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Department of Zoology

Fossil and hammer

Palaeobiology examines the fossil record to investigate evolution and ecology throughout the history of life on Earth, determining how the past has shaped present-day biodiversity. We use anatomical, developmental and ecological data from museum and field specimens in order to  investigate how extinct organisms lived, and how evolution works.

Our research interests cover the evolution of life on Earth over the last 600 million years, examining the emergence and evolution of key animal groups throughout the tree of life, from the first animals, through the origins and diversification of vertebrate groups including reptiles, birds and mammals.

We are particularly interested in how organisms have interacted with their environments through time, and the extent to which these environmental interactions have driven major evolutionary transitions and the emergence of key groups of animals.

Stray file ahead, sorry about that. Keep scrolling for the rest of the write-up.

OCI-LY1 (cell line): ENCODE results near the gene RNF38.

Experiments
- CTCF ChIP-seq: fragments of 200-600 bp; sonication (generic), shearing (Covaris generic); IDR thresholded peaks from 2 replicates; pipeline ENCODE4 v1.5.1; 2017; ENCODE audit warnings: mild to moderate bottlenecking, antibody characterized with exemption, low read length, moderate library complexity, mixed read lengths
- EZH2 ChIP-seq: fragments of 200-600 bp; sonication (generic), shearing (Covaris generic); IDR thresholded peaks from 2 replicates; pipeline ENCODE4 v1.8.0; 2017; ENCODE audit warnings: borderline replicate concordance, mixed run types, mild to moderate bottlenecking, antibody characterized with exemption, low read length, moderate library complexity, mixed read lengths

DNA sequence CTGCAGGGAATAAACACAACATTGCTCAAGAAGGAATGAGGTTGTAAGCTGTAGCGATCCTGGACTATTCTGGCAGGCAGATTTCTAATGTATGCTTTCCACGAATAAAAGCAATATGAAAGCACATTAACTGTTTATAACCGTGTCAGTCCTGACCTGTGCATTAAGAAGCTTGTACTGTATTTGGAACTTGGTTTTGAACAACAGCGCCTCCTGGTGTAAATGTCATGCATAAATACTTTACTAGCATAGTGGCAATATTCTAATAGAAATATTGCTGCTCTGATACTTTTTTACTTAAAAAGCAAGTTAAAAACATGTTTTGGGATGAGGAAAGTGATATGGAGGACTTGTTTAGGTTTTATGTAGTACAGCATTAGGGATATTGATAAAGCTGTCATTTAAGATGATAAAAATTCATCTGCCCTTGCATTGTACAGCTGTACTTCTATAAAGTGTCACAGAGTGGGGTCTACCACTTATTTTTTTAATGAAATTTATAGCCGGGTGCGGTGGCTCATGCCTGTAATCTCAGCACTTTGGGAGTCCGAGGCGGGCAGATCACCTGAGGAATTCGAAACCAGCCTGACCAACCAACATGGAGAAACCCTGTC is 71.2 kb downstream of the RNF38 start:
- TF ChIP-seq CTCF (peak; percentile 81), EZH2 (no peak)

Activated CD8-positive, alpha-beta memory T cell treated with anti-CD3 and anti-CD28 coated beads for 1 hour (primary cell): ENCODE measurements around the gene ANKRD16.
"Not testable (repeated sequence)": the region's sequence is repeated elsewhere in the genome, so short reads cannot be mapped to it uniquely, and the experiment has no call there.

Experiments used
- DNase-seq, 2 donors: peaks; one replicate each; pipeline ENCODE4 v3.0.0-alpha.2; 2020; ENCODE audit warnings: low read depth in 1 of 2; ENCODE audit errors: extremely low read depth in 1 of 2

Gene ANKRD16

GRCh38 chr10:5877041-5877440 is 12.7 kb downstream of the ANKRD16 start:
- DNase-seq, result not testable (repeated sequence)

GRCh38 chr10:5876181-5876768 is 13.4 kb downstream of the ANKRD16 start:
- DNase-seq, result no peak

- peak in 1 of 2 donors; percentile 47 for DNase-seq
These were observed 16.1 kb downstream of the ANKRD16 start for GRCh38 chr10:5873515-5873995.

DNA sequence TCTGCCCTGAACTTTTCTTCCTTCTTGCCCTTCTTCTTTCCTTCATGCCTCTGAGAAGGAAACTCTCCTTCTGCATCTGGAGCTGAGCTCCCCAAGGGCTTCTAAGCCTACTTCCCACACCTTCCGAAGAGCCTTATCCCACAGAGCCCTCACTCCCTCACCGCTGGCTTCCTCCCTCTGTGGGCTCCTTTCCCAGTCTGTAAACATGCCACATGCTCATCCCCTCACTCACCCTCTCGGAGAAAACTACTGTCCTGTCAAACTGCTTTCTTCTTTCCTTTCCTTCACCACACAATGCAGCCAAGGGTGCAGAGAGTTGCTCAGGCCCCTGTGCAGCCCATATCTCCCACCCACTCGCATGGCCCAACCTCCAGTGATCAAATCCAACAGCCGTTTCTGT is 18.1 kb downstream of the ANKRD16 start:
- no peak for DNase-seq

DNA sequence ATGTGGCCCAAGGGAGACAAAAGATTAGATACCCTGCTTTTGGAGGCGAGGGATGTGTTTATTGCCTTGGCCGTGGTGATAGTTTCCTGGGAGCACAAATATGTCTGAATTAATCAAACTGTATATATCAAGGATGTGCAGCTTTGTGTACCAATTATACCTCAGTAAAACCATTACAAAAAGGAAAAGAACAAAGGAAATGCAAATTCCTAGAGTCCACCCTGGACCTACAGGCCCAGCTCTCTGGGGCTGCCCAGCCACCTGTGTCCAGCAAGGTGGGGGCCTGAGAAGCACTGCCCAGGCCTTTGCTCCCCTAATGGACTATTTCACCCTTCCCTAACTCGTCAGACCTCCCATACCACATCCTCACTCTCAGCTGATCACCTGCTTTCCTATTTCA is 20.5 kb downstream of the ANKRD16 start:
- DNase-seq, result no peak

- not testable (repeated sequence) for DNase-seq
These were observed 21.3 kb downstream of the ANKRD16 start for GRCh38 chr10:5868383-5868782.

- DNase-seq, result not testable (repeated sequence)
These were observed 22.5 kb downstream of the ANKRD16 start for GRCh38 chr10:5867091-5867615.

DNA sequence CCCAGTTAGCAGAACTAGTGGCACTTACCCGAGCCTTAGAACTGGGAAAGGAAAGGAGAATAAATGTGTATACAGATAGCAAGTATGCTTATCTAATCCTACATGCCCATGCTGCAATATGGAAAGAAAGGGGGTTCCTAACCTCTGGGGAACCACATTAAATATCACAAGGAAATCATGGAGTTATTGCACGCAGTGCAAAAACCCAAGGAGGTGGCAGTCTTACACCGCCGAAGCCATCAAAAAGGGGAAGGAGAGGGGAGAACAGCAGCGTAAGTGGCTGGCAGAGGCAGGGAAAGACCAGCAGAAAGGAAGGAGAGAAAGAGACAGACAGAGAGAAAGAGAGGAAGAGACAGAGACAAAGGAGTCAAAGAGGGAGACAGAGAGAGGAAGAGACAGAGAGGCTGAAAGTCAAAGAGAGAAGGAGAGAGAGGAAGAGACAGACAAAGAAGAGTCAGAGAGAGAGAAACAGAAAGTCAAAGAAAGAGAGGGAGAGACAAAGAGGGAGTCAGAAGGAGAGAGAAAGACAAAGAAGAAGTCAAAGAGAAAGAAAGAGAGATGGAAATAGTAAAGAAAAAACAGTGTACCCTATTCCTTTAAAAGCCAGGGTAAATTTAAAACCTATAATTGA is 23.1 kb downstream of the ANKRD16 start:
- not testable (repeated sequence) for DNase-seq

We make extensive use of specimens contained in natural history museums (notably the University Museum of Zoology, Cambridge), and discoveries from our fieldwork around the world. 

These specimens form the foundation of our work, and we apply the latest visualisation techniques, like laser and CT scanning, to generate detailed anatomical observations. These are coupled with quantitative analyses that allow us to investigate evolutionary changes over geological timescales.

Our Research Groups

Vertebrate Evolution Group

Jason Head - We combine data from fossils and modern species to deduce the evolutionary and ecological histories of vertebrates over 380 million years, to examine the influences of environmental change and the evolution of anatomies

Mammal Evolution and Morphology Group

Robert Asher - Studies the evolution and development of vertebrates, particularly the systematics of mammals.

Field Palaeobiology Group 

Daniel Field - We aim to decipher the origins of avian biodiversity using fossil, anatomical, and molecular data.

Deep-time Ecology Group

Emily Mitchell - Investigates how ecology impacts evolution through deep-time from the origins of animals to the present.